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Congress is planning to make your home unsalable

Congress is planning to make your home unsalable


By Craig J. Cantoni

Oct. 22, 2009


In the midst of the raging healthcare debate over who owns your body and can decide what repairs it receives, the media and the public have overlooked the fact that the U.S. House of Representatives has already ruled in H.R. 2454 that the state owns your house and can decide what repairs it receives.  Your name might be on the title, the mortgage, the homeowners policy, and the property tax bill, but if H.R. 2454 becomes the law of the land, the federal government will become a dictatorial homeowners association (HOA) with the power to make your house unsalable unless you comply with its diktats.


H.R. 2454 is the American Clean Energy and Security Act of 2009.  Its sponsor is the creepiest-looking member of the House, Henry Waxman (D-CA), who resembles Heinrich Himmler in appearance but certainly not in ideology -- well, except for Waxman’s belief in statism, central planning, one-party control, and the subjugation of the individual to the collective.  


 The Act is 1,428 pages long.  I strongly encourage you to read every page.  By doing so, you’ll get an education in political science, economics, and history that will be better than a PhD in these subjects.  You’ll not only understand how nations destroy themselves from within, but you’ll also understand how politicians like Waxman, and the people who elect them, are turning the U.S. economy into an economy of high-paid consultants, lawyers, lobbyists, and apparatchiks.  At the same time, these great intellects bemoan that high-paying jobs for working stiffs are evaporating.  Connecting dots is not their forte.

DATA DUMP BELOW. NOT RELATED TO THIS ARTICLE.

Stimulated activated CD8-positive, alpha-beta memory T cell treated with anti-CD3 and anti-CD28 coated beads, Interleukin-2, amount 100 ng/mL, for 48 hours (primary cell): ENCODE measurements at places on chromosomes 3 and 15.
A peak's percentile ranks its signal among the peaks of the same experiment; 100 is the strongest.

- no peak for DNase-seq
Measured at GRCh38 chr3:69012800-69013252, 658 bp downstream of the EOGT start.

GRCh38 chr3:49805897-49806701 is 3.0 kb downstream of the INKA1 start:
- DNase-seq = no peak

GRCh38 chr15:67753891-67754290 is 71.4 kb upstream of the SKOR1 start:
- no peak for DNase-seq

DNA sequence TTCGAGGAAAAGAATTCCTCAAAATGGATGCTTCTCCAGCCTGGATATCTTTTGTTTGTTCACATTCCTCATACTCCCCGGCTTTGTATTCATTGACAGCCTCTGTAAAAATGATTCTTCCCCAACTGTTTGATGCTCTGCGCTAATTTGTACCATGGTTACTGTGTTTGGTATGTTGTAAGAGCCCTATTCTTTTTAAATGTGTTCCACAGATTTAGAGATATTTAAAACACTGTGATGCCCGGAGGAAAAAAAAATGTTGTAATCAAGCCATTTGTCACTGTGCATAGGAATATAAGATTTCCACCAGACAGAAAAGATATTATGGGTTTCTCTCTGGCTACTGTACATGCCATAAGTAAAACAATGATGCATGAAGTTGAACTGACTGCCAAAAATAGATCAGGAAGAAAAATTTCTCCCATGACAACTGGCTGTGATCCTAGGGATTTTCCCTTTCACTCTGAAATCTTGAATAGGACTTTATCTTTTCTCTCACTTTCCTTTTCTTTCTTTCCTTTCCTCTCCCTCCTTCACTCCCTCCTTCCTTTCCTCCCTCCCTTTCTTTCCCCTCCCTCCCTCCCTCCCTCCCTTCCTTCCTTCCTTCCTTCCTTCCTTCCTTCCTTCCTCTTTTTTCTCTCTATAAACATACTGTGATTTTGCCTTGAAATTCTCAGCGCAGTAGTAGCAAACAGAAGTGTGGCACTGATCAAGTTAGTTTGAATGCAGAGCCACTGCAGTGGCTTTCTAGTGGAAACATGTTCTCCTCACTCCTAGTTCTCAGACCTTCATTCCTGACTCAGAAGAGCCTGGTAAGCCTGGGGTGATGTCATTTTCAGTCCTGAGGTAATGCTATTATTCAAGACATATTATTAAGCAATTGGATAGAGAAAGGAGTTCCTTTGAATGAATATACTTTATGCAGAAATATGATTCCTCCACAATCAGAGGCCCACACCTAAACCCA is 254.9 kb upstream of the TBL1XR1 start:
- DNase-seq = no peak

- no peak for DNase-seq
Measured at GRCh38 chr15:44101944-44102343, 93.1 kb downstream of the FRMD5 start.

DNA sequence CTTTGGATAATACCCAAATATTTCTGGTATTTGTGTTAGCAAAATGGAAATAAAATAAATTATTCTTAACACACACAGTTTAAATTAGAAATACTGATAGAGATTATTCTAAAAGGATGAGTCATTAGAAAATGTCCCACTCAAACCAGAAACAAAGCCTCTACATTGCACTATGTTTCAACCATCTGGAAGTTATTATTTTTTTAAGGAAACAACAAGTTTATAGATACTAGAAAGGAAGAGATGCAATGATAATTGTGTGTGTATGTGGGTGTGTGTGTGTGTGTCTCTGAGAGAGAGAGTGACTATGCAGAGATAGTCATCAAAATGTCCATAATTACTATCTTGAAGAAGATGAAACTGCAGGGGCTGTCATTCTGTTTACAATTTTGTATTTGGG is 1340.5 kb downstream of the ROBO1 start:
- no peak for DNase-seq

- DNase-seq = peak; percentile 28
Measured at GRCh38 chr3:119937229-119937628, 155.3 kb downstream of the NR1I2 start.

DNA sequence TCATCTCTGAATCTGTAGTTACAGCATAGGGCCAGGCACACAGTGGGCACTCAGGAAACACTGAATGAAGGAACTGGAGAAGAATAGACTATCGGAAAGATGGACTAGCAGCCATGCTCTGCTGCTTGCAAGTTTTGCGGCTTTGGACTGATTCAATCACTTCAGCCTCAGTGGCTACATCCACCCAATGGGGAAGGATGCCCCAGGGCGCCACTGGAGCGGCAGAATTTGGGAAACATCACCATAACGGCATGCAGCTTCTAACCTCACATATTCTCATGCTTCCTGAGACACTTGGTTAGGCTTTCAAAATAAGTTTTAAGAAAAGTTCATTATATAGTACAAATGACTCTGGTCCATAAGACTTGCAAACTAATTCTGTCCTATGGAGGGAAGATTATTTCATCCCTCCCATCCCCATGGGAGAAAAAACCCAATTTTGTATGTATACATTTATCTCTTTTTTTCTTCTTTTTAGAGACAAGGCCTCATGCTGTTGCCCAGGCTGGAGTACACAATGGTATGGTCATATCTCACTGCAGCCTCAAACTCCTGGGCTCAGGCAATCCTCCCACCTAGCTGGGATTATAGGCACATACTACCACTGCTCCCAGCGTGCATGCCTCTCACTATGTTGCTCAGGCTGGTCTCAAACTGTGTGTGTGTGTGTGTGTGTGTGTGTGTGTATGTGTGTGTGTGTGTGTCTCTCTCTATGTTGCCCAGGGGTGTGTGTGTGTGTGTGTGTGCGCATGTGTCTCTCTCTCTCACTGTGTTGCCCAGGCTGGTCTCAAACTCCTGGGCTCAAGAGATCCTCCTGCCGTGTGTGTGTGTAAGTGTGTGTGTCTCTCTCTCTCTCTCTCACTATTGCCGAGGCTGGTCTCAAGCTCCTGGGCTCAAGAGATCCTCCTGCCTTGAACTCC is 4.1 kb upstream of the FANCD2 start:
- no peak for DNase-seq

The Act can be found at:


Warning:  You’re going to find a lot of gobbledygook like this:


(b)  APPRAISER CERTIFICATION AND LICENSING REQUIREMENTS.--Section 1116 of the Financial Institutions Reform, Recovery, and Enforcement Act of 1989 (12 U.S.C. 3345) is amended--

            (1) in subsection (a), by inserting before the period at the end of the following: “, and meets the requirements established pursuant to subsection (f) for qualifications regarding consideration of any renewable energy sources for, or energy efficiency or energy-conserving improvements or features of, the property” . . .


Such gobbledygook will ensure that thousands of young Americans who might have pursued careers in science or engineering will instead pursue careers as gobbledygook interpreters -- as lawyers, consultants, and bureaucrats.  It’s hard to imagine that a sane person would want to attend college for four years and then law school for another three years in order to spend his life deciphering the meaning of a confusing clause before a period in subsection (a) of 12 U.S.C. 3345.


Speaking of sanity, it’s impossible for a sane person to read 1,428 pages of such tripe and still be sane afterwards and know for sure what the Act says.  As such, my interpretation of what the Act says about your house might not be accurate, because I’m typing this in a padded cell with drool dripping off my chin.  In any event, the following is what I think it says about your house. 


It says that the federal government, in conjunction with state and local governments, will set environmental standards and building codes for residential homes.  Then, any major renovation or planned sale of a house will trigger a report to the authorities on whether it meets the standards.  Such information will be maintained in a national database and reflected in real estate records, including titles and property tax records.